'It's great to be involved, churning out the runs'

England's assessment of their position going into the third day of this Test will depend heavily on the state of Steve Harmison's health after their principal strike bowler left the field prematurely last night following an injury scare.

Harmison, the architect of Pakistan's first innings demise here, appeared to pull muscles in his left side with his first ball as the tourists began their second innings. He completed the over but returned to the dressing room shortly afterwards with the physiotherapist.

First indications last night were that the damage was not serious but England were mindful of a possible reaction overnight.

Already without Andrew Flintoff and Simon Jones, England can do without the loss of another frontline bowler, especially after Harmison's return to form with 6 for 19 in the first innings. England are in a dominant position, however, and for Pakistan, a deficit of 330 will look daunting. Yet Ian Bell, whose second hundred of this series appears to cement his position in the side, warned against complacency.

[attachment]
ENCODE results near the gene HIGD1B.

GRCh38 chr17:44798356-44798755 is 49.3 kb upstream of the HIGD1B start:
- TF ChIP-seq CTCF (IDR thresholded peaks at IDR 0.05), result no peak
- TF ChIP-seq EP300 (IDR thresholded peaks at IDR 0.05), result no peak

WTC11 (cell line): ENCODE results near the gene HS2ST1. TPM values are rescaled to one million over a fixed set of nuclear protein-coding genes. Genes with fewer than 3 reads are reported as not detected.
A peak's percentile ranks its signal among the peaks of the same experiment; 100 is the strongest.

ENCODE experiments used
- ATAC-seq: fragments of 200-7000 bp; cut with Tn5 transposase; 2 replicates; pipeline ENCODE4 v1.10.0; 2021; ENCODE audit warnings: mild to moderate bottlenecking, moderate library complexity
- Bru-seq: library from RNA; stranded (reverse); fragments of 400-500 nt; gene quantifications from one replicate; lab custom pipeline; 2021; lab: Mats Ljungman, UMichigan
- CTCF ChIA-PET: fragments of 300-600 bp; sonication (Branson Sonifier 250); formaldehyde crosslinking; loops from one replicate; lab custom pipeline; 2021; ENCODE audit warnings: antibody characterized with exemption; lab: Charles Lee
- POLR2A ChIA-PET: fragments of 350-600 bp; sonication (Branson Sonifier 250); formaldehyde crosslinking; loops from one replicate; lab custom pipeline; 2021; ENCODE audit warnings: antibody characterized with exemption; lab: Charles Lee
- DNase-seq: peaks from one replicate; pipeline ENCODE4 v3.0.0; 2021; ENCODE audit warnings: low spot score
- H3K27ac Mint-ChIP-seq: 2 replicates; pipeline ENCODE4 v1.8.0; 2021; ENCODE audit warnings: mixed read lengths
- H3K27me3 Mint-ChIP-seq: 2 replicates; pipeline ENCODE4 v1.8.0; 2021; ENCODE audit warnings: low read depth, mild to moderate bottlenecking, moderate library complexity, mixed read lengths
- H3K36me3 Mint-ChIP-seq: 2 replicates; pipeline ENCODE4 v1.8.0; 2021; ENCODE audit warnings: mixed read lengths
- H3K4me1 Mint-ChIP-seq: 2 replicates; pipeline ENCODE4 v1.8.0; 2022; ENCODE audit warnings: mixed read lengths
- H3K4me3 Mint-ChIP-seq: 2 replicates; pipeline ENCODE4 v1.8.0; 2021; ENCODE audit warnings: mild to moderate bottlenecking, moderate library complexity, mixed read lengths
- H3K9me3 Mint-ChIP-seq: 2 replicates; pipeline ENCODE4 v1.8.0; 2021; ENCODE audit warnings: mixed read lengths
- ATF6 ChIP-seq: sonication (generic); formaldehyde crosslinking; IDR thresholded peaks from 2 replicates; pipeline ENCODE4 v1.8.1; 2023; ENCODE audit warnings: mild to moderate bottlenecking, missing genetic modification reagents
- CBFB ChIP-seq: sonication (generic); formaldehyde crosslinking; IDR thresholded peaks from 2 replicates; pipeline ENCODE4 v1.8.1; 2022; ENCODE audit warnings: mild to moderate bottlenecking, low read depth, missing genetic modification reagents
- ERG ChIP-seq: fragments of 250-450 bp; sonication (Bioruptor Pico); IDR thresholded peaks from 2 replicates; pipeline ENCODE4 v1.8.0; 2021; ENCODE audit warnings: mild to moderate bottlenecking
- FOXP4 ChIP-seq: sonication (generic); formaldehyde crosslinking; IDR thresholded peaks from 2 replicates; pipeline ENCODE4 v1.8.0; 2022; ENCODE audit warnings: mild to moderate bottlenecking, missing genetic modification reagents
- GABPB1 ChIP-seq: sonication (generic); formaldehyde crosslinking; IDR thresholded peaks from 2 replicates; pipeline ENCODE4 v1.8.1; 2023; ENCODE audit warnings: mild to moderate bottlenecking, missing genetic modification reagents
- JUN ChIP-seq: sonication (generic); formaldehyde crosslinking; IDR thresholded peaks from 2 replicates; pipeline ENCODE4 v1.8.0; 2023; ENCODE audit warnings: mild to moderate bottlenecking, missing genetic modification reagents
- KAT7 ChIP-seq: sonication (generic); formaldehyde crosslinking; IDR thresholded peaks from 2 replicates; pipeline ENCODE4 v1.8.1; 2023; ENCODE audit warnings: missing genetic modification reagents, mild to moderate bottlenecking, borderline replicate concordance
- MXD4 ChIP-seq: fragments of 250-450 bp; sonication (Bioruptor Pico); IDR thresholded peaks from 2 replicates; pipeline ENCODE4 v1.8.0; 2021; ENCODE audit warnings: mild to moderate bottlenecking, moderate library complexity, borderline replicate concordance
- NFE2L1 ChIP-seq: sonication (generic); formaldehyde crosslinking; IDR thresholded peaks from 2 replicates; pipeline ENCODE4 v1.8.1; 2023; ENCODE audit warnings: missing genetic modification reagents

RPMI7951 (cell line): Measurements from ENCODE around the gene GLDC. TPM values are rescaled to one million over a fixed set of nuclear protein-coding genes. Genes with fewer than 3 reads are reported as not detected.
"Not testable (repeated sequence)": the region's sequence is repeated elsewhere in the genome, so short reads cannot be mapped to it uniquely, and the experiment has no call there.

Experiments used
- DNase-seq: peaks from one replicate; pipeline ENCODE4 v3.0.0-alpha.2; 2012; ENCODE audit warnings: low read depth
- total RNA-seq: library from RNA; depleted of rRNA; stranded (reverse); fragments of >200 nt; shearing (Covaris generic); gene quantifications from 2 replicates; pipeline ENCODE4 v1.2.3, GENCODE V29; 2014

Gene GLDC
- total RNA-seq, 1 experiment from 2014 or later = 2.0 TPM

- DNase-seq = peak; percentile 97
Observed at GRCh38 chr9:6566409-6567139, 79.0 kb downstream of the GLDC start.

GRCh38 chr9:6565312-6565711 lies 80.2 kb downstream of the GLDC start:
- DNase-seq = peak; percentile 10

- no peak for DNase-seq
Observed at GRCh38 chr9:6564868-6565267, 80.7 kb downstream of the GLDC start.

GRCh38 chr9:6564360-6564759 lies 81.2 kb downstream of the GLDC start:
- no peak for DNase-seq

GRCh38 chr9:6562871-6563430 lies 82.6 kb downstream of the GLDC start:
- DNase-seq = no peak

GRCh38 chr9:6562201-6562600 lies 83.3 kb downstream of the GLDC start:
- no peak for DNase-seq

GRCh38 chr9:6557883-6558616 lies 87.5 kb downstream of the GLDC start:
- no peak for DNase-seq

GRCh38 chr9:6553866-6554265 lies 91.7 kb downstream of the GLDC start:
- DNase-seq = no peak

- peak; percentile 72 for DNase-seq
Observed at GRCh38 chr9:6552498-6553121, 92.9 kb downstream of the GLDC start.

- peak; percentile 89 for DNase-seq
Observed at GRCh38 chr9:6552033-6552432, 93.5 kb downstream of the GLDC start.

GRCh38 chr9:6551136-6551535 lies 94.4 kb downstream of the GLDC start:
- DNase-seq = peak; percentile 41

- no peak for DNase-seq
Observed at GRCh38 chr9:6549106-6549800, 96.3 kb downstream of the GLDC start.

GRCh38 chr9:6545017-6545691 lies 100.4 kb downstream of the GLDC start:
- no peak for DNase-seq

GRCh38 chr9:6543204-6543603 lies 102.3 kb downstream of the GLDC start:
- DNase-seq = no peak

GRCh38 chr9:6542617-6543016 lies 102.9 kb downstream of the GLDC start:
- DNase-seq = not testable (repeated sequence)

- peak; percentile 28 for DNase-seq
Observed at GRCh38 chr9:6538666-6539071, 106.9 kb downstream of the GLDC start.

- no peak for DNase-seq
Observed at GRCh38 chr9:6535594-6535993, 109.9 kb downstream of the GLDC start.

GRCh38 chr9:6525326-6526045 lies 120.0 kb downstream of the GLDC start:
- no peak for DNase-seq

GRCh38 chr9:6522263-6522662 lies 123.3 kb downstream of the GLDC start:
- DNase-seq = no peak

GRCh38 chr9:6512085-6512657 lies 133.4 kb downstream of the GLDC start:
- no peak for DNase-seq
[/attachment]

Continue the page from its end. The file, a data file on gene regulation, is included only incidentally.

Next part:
"We will not be going out tomorrow thinking the game is won," he said. "There are some world class players in the Pakistan dressing room capable of scoring big runs." Bell was clearly thrilled with his own contribution, describing it as "my most fluent performance for England", and he was oblivious to any suggestion that he had been selected only as a second choice after Flintoff.

"It is just great to be involved, to keep performing, putting the pressure on and keep churning out the runs so that when we get the likes of Vaughan and Flintoff back there is plenty of competition," he said.

Bell's fellow centurion, Alastair Cook, joined his team-mate in praising the contribution made by the tail, who helped add 140 for the last four wickets. "It was a great team effort, especially with Harmy coming in and helping Ian put on 70-odd," he said.

Bell added: "Even if they are not scoring runs they are holding up an end and frustrating the bowlers. It is when that happens that the opposition's heads can just drop a little."

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